The number of sustainability executives who think the circular economy will be important to their business has nearly doubled, according to research.
But an insufficient business case has been cited as the biggest barrier to implementing a global circular economy, along with the logistics costs to reclaim used goods, lack of executive and consumer understanding and other business objectives taking priority.
The Circular Economy Research Study 2016, carried out by sustainability think tank Greenbiz and UPS, found that 86% of executives surveyed believed the circular economy would be important to their business two years from now. This compares to 47% who felt the same two years ago.
The online study aimed to provide an understanding of the business drivers and challenges associated with the circular economy, where resources and products are reused and regenerated after the end of their initial life.
Respondents predicted that the biggest growth in the adoption of the circular economy model would come from the technology sector – especially electronics such as computers and cell phones – as “take-back” systems and product reuse are most easily integrated with these products.
Nearly three in five respondents said their organisation was implementing circular economy principles in at least one of its product lines or services.
The survey also highlighted the belief that logistics played a critical role in implementing a sustainable circular economy.
Some 97% of respondents said logistics was very important (87%) or somewhat important (10%) to moving to a circular economy.
Respondents felt that logistics companies could help incentivise increased participation in the circular economy through a seamless and convenient take-back model.
Pre-paid shipping labels, smart packaging and convenient take-back mechanisms helped fuel market demand, while customer and consumer costs could be reduced through the use of backhauling as well as load and route optimisation, the survey found.
However, the study also suggested that businesses would need to identify a better business case and generate market demand through incentives focused on cost and convenience, if the circular economy concept was to be embraced.
A quarter of respondents said customer and consumer demand for products that are recoverable, recyclable or able to be refurbished was the most important factor in the adoption of a circular economy.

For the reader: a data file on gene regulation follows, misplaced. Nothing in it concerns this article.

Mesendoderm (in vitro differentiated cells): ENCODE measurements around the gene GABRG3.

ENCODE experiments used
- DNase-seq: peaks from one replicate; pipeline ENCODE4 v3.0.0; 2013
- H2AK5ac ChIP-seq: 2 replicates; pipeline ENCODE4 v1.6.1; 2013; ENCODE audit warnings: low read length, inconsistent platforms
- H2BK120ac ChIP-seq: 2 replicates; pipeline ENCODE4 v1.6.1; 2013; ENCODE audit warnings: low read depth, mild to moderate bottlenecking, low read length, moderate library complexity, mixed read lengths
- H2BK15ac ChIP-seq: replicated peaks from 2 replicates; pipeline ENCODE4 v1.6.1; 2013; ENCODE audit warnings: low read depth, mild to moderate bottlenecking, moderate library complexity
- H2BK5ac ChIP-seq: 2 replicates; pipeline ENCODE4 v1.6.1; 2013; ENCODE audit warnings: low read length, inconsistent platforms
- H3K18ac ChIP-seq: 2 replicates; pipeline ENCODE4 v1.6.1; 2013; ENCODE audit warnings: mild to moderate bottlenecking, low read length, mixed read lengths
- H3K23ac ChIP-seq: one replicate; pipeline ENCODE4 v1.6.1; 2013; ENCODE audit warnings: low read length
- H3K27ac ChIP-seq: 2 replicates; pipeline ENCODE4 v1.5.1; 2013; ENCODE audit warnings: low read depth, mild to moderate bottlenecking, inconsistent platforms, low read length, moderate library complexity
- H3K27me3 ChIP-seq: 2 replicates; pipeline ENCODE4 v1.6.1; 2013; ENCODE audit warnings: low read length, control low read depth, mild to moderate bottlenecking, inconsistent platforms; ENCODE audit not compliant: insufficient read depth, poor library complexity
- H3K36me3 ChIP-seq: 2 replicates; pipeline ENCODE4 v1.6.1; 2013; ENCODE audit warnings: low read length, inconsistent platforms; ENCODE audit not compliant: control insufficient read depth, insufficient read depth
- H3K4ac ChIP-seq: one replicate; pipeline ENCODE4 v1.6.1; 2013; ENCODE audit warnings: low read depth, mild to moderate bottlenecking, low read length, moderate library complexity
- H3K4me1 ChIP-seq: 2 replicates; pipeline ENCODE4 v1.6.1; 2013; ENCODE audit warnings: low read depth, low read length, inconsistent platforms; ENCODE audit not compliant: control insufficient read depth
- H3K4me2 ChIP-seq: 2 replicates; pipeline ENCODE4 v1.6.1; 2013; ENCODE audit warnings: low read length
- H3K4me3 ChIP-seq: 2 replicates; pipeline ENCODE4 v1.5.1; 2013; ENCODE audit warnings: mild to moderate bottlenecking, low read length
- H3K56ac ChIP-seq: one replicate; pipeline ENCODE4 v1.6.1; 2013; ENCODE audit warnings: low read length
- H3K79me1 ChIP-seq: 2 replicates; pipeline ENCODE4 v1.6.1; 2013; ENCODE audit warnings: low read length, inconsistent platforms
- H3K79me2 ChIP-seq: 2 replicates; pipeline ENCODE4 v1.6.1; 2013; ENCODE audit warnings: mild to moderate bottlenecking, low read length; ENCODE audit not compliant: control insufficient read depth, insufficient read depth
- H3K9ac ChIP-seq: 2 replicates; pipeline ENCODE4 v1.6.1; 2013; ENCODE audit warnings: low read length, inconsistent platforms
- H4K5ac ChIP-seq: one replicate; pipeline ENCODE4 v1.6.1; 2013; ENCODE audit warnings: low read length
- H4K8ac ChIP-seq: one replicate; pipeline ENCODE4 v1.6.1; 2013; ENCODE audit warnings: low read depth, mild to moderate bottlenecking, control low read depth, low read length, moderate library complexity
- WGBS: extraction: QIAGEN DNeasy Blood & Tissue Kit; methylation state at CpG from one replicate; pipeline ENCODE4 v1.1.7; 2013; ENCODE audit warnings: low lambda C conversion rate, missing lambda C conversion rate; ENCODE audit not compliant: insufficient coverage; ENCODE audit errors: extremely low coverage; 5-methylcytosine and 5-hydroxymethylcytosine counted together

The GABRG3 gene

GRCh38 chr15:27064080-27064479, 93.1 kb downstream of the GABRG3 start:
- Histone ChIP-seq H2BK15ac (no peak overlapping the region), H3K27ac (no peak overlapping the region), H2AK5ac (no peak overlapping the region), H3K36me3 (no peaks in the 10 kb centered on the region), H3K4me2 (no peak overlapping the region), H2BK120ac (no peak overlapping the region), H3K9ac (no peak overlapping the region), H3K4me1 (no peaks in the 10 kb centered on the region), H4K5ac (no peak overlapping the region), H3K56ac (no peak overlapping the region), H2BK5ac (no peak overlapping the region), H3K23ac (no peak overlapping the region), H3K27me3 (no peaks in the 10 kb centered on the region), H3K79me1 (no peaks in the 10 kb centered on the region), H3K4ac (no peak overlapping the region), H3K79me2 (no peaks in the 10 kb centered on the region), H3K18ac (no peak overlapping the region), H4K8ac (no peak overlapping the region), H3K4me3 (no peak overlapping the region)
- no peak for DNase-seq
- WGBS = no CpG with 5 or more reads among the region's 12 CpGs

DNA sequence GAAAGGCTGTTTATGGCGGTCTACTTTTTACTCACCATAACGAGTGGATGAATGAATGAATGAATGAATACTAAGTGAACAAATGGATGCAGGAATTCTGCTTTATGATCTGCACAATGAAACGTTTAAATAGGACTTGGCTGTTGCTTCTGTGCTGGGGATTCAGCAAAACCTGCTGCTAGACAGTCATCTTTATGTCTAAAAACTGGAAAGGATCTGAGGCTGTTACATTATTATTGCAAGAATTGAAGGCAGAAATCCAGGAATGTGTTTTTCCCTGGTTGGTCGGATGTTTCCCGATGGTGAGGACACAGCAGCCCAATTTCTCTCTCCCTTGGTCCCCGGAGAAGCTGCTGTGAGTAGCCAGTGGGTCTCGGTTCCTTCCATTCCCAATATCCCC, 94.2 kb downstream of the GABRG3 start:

Respondents believed the best incentives to ensure the return and the reuse of consumer products was a cash back rebate (56%). This was followed by making it convenient to return a product at a brick-and-mortar location (47%), being able to return a product with pre-paid shipping (42%) and discounts towards future purchases (40%).
The best way to ensure the return and reuse of industrial products was the producer or distributor physically reclaiming the product (59%), turnkey packaging and pickup services (51%), the manufacturer refurbishing products and organising returns for continued use (48%), discounts towards a future purchase (38%) and cash back (34%).
Ed Rogers, UPS senior director of global sustainability, said the growing importance of circular economy concepts to business was not a surprise.
“Our customers are recognising the environmental and social impact of their products and operations across the entire value chain, from raw materials and design through manufacturing and logistics,” he said. “They recognise the opportunity to move toward a model that keeps resources in use for as long as possible.”
John Davies, GreenBiz Group vice president and senior analyst, said there were many reasons to consider moving away from the traditional “make-use-dispose” economic model.
“In addition to growing demand among consumers who value sustainable businesses and products, businesses are also being motivated by factors such as resource scarcity and climate change,” he said.
“Our research shows that rethinking processes surrounding material inputs, product design and logistics will all be necessary to move toward a more regenerative, circular economy.”
The study was an online survey of 423 respondents within the GreenBiz Intelligence Panel.